March 31, 2011
For years, I struggled to get poppies to come up. Don’t know the magic formula, but now I have them, even in the grass. In the beds, some returned from last year, but I scratched in a few safety seeds last fall.
Maybe it’s because now I don’t dig them in. I scratch the soil, throw them out, lightly scrape a little soil back on top, and gently water. Plus, turn around three times, tap garden shoes, squeeze eyes shut and think Judy Garland. Hey, you never know!
I didn’t get around to collecting seeds of Baby Blue Eyes last spring, but some of my passalongs from Zanthan Gardens returned on their own. This one is with Variegated Japanese sedge (Carex Morrowii ‘Aurea-variegata’), which, by the way, didn’t suffer from freeze at all.
Native BBB makes a wonderful combination with yellow columbine, mine just starting to bloom. There are many species, and I just bet you can pick up seeds at the Lady Bird Johnson Wildflower Center Spring Sale April 9 – 10.
Native pink and lavender spiderworts join this bed, along with the first passalong lavender iris.
One big question the past few weeks: are my plants dead? Some may be, indeed, but every day, I see a sprout on one that I thought was a goner. So hang in there a little longer!
We thank Kathleen Lorsbach for asking about frozen cactus plants and others. This week on CTG, Daphne explains that if your Opuntia cacti have healthy pads, gently cut them off, let them dry for a few days, and replant in gritty soil. That’s what I’ll do with my Santa Rita prickly pear.
Agaves may be dead or just have mushy leaves. Cut off the bad leaves. If the center is still firm, they’ll be okay. In the case of Daphne’s artichoke agave, it’s still alive.
But my Echinopsis didn’t make it. After a few weeks, it simply collapsed.
I asked Richard Blocker from the San Antonio Cactus and Xerophyte Society about these plants. “People can cut frozen parts of cacti down to the level of good flesh if there’s any left. If these plants are outside I cut them at an angle, then put rooting powder or sulfur on the angled cut, so that if water gets on the cut it doesn’t sit on it. I’ve had yuccas rot to the ground and cut them off and have then regrow from ground level!”
Not sure what I’ll do about my misshapen Agave celsii. It still has leaves, and now it looks like it’s going to flower!
The other top question is about lawns. So, this week on CTG, Tom meets with Mike Piwonka from The Grass Outlet, a family business over a few generations. He has fabulous ideas for you if you need to renovate or start over!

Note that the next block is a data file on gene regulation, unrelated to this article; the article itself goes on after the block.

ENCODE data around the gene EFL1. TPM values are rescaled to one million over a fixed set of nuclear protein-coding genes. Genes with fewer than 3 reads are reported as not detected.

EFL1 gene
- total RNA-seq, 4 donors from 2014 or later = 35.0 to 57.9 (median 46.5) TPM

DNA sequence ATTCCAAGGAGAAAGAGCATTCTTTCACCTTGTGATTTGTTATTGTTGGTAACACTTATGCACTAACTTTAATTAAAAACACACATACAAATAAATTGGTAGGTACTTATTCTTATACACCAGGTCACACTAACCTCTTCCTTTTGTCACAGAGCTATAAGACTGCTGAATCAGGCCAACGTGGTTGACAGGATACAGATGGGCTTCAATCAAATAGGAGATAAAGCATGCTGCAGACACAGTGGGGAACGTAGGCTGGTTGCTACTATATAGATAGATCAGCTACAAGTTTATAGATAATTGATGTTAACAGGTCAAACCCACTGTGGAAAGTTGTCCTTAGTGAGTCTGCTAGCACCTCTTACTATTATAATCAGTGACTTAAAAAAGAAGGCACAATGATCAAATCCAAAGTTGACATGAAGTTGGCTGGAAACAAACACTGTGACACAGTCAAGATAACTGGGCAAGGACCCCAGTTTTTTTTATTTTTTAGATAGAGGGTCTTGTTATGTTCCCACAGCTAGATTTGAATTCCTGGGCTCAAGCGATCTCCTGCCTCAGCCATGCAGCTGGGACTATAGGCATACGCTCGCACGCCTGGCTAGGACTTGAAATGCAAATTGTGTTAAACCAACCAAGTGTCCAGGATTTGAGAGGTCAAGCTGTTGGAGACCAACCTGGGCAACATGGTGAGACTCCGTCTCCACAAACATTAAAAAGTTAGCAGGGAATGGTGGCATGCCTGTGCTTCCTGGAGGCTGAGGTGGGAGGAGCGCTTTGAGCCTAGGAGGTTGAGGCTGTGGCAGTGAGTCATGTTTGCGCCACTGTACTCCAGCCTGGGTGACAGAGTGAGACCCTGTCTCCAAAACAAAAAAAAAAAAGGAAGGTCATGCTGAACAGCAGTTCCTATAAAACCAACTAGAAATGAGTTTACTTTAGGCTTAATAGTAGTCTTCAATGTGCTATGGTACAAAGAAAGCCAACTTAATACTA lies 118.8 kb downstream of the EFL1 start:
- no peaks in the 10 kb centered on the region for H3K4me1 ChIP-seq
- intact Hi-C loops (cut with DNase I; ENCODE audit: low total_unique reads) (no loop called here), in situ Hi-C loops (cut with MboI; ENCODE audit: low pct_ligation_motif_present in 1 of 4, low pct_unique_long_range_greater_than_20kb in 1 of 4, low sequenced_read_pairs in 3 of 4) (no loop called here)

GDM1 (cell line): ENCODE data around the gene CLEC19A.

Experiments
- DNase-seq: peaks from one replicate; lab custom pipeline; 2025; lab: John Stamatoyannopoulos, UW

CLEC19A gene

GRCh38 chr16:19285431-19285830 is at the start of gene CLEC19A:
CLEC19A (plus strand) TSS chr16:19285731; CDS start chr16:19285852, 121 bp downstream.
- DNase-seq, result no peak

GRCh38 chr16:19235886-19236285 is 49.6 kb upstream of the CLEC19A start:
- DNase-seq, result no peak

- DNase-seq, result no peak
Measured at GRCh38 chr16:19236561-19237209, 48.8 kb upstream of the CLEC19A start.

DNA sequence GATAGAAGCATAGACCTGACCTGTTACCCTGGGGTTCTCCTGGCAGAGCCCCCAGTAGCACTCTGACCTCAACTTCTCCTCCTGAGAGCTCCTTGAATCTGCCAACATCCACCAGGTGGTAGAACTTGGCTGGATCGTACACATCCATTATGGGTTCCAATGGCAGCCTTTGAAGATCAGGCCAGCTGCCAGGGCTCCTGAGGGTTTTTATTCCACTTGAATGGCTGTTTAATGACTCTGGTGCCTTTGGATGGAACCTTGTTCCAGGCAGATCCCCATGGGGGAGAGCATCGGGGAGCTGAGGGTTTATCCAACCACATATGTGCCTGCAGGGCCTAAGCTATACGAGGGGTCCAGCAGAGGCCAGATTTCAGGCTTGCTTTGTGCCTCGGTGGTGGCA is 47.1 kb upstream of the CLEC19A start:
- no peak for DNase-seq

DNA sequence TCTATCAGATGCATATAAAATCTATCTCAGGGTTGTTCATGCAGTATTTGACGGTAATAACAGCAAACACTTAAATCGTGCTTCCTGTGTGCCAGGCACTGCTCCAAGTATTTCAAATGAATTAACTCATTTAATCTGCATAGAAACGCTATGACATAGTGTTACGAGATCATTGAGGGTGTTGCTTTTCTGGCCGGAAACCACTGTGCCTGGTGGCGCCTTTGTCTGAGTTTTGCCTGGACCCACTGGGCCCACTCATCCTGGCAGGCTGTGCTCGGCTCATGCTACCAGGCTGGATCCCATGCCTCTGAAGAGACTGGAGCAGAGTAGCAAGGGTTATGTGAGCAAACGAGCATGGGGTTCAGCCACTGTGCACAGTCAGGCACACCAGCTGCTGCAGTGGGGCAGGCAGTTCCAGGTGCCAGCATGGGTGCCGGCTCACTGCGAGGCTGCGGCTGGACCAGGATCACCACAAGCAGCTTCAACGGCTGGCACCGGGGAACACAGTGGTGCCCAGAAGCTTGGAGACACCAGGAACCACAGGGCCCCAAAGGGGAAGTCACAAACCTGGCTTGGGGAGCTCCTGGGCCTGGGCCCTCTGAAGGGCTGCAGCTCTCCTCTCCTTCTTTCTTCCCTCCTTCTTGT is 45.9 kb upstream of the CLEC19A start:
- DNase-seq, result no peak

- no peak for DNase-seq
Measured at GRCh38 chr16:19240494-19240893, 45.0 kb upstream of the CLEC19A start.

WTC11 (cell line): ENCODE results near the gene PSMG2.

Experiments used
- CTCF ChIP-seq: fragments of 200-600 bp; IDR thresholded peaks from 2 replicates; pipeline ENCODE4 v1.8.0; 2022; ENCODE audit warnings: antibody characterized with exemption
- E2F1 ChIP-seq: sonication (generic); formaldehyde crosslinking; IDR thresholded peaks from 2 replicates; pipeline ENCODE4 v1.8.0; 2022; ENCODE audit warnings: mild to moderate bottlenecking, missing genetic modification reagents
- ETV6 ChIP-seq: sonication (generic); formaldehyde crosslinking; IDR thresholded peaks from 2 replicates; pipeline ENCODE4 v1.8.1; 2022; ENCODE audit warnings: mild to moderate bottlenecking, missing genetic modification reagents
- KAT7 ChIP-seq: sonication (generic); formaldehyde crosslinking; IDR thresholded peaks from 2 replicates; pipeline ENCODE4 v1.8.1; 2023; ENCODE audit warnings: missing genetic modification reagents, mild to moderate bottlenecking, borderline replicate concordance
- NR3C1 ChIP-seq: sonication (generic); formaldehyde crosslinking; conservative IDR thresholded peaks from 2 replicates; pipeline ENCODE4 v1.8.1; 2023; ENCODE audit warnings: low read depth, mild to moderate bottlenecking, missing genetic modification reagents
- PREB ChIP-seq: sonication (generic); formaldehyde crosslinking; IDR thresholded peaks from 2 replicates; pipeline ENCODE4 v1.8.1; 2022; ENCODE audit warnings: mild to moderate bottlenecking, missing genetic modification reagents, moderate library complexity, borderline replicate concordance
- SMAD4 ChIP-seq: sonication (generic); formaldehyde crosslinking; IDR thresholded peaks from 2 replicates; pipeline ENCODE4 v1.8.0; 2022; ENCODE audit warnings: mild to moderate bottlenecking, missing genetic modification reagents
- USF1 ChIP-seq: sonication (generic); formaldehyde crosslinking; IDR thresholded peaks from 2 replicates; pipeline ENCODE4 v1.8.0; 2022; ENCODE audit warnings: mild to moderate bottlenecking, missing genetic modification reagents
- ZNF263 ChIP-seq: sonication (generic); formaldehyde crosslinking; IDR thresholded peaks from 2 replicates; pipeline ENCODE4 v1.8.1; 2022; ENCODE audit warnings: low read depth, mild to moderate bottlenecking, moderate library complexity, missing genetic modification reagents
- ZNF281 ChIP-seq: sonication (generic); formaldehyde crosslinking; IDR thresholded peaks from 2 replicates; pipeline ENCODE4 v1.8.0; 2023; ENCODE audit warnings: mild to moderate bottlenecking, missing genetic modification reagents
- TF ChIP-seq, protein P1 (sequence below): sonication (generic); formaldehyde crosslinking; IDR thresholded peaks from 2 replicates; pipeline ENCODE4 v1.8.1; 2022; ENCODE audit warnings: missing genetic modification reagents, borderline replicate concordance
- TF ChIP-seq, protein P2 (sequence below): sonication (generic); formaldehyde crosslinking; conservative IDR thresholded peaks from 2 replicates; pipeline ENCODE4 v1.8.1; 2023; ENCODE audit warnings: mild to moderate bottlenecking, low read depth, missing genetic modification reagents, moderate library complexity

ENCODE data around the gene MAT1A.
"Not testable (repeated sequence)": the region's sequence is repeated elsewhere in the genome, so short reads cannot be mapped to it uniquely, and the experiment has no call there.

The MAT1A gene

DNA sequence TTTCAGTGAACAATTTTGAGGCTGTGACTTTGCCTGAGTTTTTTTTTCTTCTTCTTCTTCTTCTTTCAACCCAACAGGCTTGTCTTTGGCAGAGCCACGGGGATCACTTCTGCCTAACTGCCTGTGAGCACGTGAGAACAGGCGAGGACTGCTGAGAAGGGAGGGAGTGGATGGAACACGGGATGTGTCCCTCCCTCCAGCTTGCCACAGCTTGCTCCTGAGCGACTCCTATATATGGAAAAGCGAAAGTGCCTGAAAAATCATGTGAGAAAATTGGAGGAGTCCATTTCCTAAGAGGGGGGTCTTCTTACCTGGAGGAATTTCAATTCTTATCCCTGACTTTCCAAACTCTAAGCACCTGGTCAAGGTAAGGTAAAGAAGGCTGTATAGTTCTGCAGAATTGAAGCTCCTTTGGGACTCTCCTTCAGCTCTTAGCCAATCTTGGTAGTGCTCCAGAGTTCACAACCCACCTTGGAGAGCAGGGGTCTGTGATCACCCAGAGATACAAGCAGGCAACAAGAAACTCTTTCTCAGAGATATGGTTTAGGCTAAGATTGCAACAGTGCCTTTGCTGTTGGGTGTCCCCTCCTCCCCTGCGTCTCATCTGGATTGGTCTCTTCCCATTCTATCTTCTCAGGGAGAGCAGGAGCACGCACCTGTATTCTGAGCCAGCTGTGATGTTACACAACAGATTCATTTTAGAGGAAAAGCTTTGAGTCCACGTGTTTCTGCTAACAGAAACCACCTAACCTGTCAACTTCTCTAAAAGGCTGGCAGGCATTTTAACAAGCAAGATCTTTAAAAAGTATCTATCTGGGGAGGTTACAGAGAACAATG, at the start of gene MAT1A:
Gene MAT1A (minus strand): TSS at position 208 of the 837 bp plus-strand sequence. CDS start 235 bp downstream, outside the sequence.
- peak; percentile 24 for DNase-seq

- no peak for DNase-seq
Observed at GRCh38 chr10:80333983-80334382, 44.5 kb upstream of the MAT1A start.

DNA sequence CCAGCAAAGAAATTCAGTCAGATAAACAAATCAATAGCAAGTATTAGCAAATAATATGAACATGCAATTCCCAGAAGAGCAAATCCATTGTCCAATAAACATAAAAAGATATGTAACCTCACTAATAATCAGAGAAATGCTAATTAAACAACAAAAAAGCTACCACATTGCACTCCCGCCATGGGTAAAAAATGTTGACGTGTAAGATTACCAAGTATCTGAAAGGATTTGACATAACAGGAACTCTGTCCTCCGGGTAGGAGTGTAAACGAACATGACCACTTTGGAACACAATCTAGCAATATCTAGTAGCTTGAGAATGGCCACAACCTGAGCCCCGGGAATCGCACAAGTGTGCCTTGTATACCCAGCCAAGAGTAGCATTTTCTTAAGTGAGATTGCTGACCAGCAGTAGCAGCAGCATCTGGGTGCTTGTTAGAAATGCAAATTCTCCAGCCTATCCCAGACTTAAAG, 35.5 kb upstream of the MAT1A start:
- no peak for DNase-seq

One is with drought-tough zoysia. I took this picture of Palisades zoysia last fall. It’s a lovely choice for sun and partial shade.
Here it is with the St. Augustine it’s replacing.
Mike compares fabulous zoysias to select, and also a good St. Augustine for you, Palmetto—more cold and drought hardy than the one we most know. For hot sun and lots of traffic (kids, dogs, gardeners) check out 419 Tifway Bermuda (if it can work at Zilker, it can work in your garden) and Celebration. Mike says that these are not as invasive to garden beds as the standard Bermuda.
And, when well-managed and with the right selection, grass doesn’t need to be a hassle or water hog. Often, it’s simply the best option. The trick is to treat it right.
So, here’s my CHANCE AT LAST to vent on mowing practices! It just kills me that in spring, people let weeds go to seed and don’t mow. Then, in summer, they are determined to mow the life out of their grass, cutting so short that the roots get stressed. That just opens things up for the weeds to germinate with the first cool, fall rains. Mow weeds in spring; take a break in summer! Or at least, set that mower really high by June 1.
On tour, we re-visit a garden: Kenneth Paynter in San Antonio and his brother, Michael Paynter, in San Marcos. They’ve chosen two different garden styles but what unites them is their dad’s legacy of lawn and the happy kids who played on it.
John Dromgoole does Part One of making a nifty propagation box. This is so cool! Certainly, you can do it in a dish pan or other plastic container, but a pretty box nabs every gardener with scrap lumber! This technique makes it super easy to root many plants, including tomato cuttings later. Even when you’re going to be out of town.
Until next week, Linda